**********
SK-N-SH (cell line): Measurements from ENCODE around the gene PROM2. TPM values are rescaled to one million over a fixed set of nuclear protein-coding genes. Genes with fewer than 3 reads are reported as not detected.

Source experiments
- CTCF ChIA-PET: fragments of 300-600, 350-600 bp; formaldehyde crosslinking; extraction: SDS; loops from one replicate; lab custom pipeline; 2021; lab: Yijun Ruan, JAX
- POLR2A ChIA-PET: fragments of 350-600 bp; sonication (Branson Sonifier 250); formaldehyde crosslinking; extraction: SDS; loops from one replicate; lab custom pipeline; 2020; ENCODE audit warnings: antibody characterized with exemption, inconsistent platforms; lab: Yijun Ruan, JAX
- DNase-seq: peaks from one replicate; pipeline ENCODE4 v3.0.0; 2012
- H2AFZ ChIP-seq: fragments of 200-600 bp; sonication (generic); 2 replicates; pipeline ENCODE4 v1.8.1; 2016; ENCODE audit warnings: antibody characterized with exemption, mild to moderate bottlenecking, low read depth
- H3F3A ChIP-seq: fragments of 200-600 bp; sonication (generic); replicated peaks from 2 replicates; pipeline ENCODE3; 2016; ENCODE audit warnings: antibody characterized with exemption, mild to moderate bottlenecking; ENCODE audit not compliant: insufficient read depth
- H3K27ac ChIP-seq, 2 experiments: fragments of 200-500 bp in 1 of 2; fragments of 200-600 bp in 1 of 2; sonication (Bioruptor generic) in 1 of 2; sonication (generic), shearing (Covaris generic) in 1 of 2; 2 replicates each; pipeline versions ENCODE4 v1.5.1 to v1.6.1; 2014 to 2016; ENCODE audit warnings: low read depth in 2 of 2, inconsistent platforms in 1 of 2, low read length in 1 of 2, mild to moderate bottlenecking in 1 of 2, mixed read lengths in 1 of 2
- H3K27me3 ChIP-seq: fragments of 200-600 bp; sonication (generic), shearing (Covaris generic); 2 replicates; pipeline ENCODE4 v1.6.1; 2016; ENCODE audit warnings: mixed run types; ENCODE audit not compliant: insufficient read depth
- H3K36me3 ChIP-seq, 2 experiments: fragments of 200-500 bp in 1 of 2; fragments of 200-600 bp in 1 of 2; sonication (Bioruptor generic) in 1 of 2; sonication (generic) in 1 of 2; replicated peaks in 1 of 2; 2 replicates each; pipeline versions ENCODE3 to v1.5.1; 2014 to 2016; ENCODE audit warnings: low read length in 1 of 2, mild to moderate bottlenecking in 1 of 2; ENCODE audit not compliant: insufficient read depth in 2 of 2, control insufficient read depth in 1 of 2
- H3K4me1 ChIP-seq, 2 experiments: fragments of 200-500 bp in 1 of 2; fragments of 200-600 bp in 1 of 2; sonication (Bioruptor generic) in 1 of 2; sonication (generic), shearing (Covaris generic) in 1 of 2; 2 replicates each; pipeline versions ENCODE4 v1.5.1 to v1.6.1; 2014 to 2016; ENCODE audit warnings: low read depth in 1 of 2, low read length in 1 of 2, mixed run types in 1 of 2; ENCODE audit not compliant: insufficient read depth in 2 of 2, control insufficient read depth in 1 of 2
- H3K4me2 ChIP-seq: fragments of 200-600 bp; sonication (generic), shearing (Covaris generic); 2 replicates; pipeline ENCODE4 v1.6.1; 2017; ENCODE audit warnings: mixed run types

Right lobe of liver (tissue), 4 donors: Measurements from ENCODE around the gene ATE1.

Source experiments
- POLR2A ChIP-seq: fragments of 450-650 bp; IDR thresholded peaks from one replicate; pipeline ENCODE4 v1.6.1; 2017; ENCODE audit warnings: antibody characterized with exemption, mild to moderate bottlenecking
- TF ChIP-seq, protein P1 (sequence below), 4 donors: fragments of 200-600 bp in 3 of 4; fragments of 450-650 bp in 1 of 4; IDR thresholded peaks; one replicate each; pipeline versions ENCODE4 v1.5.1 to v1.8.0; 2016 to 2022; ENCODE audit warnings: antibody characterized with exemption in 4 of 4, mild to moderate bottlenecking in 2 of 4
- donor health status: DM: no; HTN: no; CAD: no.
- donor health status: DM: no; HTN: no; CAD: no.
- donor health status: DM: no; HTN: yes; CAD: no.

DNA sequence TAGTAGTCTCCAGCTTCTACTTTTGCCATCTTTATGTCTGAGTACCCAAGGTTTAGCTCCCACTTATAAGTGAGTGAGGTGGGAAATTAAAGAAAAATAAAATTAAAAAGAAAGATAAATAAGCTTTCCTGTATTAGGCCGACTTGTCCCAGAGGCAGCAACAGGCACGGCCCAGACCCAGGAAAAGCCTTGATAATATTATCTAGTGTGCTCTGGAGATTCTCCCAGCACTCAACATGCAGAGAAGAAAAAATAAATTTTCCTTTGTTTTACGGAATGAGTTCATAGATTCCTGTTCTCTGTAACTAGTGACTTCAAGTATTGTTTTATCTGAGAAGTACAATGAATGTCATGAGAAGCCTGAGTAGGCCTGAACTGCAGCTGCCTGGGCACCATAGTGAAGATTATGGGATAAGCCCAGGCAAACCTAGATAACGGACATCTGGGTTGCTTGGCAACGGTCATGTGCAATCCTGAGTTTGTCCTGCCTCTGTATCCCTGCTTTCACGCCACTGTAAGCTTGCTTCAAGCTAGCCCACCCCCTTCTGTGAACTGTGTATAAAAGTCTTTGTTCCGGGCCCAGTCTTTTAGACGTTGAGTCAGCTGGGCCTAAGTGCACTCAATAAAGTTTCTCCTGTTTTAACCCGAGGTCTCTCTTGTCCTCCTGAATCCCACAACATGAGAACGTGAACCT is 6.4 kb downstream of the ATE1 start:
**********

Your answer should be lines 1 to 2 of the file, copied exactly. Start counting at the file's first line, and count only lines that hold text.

SK-N-SH (cell line): Measurements from ENCODE around the gene PROM2. TPM values are rescaled to one million over a fixed set of nuclear protein-coding genes. Genes with fewer than 3 reads are reported as not detected.

Source experiments